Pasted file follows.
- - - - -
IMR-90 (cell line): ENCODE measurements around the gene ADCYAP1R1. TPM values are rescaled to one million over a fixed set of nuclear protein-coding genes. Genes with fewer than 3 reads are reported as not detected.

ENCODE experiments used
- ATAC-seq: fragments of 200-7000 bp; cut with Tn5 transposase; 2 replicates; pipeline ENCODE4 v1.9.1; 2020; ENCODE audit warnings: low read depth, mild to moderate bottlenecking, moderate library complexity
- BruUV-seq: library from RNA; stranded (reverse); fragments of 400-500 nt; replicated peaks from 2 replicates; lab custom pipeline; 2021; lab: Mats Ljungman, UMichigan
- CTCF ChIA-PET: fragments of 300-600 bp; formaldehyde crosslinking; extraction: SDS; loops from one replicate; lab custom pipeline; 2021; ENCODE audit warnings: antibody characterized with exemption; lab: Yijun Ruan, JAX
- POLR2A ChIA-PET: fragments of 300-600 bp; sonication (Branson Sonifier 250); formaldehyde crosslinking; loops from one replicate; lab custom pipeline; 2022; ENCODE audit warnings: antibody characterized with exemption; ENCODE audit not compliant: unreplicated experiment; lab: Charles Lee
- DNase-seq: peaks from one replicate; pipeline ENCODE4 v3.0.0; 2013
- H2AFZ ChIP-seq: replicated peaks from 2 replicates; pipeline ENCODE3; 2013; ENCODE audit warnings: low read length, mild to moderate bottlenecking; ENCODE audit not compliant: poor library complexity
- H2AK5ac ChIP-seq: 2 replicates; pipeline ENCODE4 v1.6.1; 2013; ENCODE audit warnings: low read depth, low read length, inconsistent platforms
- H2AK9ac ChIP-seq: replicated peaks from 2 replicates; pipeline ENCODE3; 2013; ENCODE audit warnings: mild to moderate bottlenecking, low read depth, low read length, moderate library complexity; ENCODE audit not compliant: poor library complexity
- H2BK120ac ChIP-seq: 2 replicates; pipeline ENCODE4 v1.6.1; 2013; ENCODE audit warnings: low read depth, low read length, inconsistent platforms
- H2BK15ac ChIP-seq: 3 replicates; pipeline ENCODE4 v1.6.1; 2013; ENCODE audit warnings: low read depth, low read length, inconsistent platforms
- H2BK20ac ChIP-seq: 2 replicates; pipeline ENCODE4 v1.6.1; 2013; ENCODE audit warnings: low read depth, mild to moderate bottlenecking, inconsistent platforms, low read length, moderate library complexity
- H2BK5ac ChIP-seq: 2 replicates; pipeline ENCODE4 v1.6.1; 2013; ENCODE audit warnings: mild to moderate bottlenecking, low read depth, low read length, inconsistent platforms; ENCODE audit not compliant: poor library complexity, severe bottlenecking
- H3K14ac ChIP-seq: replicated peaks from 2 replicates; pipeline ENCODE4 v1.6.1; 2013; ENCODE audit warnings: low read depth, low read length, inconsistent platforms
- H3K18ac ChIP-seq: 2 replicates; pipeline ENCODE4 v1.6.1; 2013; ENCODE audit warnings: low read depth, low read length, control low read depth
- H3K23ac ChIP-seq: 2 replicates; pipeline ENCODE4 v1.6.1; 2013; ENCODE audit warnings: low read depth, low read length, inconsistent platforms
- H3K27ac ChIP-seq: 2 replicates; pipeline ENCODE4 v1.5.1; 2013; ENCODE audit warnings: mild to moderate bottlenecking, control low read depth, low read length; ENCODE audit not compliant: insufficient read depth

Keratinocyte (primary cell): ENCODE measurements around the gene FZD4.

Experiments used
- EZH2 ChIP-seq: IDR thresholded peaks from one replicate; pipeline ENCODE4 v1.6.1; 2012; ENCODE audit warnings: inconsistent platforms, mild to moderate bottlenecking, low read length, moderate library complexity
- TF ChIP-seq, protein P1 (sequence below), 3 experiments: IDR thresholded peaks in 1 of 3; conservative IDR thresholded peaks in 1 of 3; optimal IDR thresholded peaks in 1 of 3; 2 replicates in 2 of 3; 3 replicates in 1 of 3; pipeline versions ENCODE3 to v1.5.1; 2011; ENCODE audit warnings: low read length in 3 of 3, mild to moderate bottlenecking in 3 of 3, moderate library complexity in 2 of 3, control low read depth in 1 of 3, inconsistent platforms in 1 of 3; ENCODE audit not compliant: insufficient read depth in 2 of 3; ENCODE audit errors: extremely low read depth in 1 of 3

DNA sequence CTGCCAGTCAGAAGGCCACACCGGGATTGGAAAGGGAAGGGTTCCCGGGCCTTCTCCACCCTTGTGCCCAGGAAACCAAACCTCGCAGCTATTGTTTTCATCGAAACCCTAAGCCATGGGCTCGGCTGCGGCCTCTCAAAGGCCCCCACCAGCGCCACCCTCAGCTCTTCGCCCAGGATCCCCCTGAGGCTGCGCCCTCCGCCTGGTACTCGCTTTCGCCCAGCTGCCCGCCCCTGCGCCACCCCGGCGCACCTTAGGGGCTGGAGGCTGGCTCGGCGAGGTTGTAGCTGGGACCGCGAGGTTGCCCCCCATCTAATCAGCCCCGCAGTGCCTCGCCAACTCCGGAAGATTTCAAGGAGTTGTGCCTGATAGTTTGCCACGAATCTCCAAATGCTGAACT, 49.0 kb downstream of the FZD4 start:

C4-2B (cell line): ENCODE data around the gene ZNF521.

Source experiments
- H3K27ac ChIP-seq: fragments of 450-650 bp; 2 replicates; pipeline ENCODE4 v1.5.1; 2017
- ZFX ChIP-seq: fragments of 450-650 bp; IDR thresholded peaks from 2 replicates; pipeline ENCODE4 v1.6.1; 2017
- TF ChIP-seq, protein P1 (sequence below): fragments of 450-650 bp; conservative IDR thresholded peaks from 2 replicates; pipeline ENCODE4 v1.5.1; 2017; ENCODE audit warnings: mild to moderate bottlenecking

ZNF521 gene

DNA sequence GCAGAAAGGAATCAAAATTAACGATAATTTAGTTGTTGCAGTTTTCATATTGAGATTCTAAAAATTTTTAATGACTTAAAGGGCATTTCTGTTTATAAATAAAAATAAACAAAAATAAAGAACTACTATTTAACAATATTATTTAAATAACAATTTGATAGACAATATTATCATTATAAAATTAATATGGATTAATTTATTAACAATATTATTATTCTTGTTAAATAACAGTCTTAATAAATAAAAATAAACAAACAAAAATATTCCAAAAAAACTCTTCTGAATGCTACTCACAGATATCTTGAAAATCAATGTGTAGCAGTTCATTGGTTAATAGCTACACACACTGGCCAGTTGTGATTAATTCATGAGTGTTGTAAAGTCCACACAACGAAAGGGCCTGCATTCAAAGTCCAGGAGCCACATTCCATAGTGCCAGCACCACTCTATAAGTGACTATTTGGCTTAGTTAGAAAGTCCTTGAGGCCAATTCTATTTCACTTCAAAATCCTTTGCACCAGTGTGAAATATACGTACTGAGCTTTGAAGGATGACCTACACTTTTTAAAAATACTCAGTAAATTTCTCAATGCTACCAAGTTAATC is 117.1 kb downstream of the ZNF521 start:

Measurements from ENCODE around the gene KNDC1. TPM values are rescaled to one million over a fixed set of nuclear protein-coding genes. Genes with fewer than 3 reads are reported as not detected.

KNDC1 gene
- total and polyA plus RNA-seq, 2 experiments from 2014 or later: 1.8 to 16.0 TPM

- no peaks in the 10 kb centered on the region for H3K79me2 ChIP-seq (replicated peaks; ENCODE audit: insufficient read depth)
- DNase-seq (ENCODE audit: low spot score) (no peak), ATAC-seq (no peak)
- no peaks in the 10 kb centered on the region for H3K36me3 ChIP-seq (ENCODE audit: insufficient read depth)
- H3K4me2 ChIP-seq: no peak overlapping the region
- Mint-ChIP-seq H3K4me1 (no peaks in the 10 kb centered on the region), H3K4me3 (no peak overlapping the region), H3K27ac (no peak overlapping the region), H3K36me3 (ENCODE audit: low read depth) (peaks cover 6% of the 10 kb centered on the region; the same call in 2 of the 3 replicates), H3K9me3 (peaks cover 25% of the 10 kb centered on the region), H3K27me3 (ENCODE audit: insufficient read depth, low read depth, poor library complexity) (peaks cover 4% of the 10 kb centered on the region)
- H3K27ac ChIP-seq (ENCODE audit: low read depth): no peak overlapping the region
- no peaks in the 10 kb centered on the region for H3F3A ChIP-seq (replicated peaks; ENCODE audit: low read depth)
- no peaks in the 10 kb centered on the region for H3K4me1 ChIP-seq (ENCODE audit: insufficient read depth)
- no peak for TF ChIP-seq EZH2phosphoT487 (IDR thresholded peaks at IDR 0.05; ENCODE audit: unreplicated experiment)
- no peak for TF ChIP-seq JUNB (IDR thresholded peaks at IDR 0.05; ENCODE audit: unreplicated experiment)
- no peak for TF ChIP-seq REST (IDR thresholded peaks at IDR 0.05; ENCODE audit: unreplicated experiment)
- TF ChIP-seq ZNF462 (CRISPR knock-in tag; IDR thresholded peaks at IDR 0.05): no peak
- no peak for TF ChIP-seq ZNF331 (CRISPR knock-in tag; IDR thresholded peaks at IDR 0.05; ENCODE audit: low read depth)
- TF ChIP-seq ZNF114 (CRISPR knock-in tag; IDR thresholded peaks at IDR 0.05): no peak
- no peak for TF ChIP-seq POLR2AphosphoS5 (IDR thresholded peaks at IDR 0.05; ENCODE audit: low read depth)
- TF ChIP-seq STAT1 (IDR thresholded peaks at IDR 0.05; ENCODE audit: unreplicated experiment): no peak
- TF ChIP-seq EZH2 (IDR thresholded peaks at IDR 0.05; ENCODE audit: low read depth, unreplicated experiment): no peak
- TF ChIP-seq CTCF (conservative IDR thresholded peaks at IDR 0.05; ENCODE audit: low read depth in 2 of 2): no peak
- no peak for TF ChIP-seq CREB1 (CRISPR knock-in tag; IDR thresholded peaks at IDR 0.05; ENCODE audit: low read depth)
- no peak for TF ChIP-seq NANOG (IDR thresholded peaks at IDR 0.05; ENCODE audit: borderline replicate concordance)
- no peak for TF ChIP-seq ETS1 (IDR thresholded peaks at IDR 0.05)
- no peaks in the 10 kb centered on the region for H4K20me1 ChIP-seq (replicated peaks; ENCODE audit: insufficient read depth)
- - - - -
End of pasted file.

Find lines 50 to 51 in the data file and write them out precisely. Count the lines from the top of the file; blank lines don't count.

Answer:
- TF ChIP-seq EZH2 (IDR thresholded peaks at IDR 0.05; ENCODE audit: low read depth, unreplicated experiment): no peak
- TF ChIP-seq CTCF (conservative IDR thresholded peaks at IDR 0.05; ENCODE audit: low read depth in 2 of 2): no peak